The relative rigidity of wax wraps make them a far more versatile and useful product when it comes to food storage. You can fold them up to make boxes, roll them up
to create a piping bag, create small pouches for travelling with snacks, and even wrap up bars of soap for travelling. They’re also useful for wrapping any loose produce, bread, fish and poultry whilst out shopping in a neat, plastic-free way.
Take home: cling film is the more time efficient, and may be helpful if you’ve recently started a tattoo business. Wraps are the more versatile, attractive and useful product overall for handling food.
Over the years there has been wild speculation surrounding the health risks of plastic food containers and cling film, specifically that nasty, harmful chemicals contained within the plastics can leach out into your food. Some of the worst accusations have been links to fertility, cancer and foetal development.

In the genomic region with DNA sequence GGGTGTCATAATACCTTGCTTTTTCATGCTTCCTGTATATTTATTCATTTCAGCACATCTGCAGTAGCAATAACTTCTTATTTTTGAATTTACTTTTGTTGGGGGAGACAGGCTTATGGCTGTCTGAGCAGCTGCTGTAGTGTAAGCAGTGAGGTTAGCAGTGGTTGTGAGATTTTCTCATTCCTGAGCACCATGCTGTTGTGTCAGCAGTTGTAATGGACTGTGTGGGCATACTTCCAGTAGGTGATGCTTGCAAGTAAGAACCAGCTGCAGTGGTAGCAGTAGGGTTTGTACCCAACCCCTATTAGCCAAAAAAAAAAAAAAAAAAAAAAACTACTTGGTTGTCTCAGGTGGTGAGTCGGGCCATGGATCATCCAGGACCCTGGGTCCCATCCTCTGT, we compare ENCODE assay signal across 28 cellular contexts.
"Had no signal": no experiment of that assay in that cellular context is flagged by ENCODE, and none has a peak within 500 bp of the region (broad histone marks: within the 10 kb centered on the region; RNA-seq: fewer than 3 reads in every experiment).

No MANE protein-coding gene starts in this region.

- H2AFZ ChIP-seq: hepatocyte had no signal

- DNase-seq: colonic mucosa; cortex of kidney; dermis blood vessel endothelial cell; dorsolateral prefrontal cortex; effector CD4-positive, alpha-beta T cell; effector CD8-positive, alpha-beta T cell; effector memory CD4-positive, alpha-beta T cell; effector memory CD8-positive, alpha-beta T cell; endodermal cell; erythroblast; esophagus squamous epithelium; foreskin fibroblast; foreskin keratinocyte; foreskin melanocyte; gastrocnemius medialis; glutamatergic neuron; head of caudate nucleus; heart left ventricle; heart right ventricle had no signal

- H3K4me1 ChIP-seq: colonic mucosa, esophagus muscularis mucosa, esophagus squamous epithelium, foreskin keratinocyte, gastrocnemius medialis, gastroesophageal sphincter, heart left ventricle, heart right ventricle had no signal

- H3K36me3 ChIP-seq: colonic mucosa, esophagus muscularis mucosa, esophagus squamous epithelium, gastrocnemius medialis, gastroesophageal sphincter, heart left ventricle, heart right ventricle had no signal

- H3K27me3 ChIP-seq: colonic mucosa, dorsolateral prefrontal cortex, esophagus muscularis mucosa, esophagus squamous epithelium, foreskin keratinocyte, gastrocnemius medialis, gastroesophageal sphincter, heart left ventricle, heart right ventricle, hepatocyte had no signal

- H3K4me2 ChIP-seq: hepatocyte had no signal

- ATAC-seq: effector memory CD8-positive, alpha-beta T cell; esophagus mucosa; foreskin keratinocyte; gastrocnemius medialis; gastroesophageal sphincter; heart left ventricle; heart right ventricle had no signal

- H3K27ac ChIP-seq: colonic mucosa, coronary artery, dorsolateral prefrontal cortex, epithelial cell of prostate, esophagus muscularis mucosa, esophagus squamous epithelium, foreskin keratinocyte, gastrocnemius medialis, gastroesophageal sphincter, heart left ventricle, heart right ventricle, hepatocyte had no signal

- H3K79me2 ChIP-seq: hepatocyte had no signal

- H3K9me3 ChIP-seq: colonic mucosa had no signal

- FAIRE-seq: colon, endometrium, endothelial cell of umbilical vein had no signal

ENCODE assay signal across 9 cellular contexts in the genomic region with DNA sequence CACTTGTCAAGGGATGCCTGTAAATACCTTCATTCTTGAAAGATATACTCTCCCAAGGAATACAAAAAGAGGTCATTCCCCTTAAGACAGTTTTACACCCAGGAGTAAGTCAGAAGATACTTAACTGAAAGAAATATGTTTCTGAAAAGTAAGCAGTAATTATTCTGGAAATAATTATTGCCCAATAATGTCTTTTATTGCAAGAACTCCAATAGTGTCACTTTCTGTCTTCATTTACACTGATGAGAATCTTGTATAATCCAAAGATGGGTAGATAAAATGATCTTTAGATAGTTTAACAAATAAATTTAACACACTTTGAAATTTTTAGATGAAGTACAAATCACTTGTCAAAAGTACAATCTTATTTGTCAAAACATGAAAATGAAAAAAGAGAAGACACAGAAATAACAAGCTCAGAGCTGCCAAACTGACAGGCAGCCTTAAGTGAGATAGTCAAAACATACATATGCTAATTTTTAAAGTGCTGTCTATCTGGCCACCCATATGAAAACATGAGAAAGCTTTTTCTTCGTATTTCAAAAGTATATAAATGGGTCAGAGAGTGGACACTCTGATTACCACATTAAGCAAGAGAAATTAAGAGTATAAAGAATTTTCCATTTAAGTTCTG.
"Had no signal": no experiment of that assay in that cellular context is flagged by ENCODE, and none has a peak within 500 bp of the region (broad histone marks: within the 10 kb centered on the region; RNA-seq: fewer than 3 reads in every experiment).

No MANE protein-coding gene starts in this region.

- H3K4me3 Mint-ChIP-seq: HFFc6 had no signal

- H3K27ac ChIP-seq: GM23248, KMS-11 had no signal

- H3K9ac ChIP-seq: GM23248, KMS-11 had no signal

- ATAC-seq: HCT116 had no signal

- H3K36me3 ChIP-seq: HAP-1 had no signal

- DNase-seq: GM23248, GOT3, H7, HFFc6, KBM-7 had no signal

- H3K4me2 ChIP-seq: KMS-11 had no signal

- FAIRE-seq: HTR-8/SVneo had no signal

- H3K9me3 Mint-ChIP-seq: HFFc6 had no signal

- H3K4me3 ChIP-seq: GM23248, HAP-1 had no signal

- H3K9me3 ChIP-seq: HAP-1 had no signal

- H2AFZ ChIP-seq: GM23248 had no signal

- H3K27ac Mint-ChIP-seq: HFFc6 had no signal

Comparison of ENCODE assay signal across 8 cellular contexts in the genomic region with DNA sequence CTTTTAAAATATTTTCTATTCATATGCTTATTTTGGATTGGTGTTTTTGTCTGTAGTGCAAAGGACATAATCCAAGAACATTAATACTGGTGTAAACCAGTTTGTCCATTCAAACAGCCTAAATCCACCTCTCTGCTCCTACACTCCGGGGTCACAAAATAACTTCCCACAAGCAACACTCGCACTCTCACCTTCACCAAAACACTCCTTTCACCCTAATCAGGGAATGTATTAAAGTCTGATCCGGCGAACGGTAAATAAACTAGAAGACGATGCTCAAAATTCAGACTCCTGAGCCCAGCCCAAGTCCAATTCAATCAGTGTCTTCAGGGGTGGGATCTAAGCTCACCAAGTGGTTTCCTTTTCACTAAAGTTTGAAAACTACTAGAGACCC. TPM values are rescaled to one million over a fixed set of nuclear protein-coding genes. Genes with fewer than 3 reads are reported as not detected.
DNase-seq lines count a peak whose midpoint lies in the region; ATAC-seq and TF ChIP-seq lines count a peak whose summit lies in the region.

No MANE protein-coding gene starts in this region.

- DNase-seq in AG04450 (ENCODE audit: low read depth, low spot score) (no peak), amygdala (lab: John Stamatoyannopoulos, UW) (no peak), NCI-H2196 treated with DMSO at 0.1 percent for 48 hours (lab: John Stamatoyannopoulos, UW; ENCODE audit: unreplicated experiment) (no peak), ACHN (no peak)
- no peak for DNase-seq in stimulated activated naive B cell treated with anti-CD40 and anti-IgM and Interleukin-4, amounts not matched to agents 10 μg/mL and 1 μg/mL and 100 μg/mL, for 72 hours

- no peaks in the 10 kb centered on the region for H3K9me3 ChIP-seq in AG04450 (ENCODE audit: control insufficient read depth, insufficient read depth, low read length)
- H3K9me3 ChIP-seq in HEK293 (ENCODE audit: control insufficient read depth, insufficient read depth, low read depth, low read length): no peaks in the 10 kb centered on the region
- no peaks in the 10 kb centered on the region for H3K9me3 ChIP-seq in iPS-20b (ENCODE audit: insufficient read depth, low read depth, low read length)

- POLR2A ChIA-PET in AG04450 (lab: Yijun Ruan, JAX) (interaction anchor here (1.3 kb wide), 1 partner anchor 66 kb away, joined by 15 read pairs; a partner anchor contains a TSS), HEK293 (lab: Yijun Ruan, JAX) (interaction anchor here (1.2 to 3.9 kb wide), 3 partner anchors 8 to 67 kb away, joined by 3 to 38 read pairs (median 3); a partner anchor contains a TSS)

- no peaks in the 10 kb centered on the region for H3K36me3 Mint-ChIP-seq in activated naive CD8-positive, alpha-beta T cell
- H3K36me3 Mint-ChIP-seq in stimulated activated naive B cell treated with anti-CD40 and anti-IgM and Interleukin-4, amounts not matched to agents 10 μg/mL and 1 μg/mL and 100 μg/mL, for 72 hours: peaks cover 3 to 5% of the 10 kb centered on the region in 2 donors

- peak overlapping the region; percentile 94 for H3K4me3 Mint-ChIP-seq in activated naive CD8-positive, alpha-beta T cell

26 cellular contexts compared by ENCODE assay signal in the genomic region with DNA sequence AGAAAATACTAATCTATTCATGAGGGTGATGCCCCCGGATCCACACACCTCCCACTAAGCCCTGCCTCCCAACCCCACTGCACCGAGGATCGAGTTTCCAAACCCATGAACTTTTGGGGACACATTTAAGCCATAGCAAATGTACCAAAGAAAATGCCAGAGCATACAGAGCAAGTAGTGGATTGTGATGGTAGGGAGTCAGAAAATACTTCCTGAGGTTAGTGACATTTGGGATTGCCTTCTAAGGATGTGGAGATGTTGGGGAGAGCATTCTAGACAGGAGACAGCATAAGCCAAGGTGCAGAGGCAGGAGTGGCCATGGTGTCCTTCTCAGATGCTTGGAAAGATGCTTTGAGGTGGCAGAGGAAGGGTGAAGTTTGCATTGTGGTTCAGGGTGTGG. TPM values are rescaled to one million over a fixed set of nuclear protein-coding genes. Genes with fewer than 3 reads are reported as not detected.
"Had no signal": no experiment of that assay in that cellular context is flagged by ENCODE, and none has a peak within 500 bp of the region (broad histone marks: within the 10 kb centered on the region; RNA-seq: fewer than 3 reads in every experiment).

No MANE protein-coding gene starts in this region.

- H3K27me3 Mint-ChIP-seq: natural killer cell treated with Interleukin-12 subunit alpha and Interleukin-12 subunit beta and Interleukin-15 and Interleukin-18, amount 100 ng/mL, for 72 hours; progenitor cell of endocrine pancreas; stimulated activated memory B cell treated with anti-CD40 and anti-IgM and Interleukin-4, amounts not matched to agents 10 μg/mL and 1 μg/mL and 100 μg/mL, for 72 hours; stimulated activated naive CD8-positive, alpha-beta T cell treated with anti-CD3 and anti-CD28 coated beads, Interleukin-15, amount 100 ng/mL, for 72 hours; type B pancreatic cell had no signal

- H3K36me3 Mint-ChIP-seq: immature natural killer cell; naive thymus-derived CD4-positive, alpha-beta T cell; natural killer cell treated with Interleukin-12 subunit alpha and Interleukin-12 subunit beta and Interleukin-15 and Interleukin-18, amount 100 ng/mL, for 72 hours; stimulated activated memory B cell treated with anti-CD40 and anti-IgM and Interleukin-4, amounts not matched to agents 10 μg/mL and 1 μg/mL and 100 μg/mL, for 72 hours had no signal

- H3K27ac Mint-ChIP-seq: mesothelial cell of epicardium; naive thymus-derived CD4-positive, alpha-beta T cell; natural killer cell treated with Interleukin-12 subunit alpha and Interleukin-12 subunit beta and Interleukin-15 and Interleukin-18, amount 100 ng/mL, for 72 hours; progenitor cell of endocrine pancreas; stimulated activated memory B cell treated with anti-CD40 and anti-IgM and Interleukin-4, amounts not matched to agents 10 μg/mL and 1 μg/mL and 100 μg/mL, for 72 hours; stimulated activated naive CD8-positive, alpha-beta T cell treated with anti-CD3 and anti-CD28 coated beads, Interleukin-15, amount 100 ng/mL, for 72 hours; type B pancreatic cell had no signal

In general, a lot of these claims are false. Studies have proven that small amounts of harmful chemicals can be released into foods and drinks under extreme testing conditions, but through normal domestic use it is very unlikely that unsafe chemicals will be released into your food. There are strict laws and regulations against chemical contamination in food contact material, and according to Cancer Research UK no convincing evidence exists to suggest that chemicals found in domestic plastics can cause cancer.
However, this only applies to products used exactly according to instructions. If using cling film in the microwave it is still best to make sure none of the film is touching your food, as this is where research gets hazy. As best practice you should always use kitchen plastics and cling film exactly according to instructions.